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Some 40 million Turks ruled by appointed, not elected, mayors

Institutions, including private ones, whose officials were once elected are being taken over by government-appointed trustees in the president's ever-expanding arena of influence.

Turks are bitterly joking that they are now living in “Kayyumistan” or the “Land of Trustees.” The government is expanding its monopoly by appointing cherry-picked trustees to replace the elected ones. By legal and practical definition, a trustee (kayyum) in Turkey is the person appointed by the government to manage institutions, usually publicly traded commercial entities, where corruption and abuses take place, until a new management is in place. But with the state of emergency — declared after the July 2016 failed coup attempt, and still in place today — the trusteeship system has expanded to cover municipal, cultural and religious institutions.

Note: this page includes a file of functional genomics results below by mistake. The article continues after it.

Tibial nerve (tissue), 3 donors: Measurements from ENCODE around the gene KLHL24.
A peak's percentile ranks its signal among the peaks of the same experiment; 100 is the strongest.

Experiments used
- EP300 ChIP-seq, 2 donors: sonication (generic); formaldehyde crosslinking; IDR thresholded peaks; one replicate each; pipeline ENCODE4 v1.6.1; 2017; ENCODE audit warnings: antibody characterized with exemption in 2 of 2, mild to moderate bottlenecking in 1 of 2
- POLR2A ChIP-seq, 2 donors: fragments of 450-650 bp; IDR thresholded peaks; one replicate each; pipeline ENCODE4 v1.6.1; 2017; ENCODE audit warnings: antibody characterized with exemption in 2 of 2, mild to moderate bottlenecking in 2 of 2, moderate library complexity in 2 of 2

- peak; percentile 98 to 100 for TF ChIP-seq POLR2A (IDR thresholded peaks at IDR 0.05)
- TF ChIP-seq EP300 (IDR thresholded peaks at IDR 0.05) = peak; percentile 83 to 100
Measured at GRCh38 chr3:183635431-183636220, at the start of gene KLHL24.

This process began Sept. 11, 2016, with the removal of more than 90 mayors out of 102 elected pro-Kurdish Peoples’ Democratic Party (HDP) mayors. This was the first step toward eliminating the HDP, which President Recep Tayyip Erdogan believes has hindered his ambitions. The second phase of the same operation involved detaining more than 10,000 HDP officials and members.

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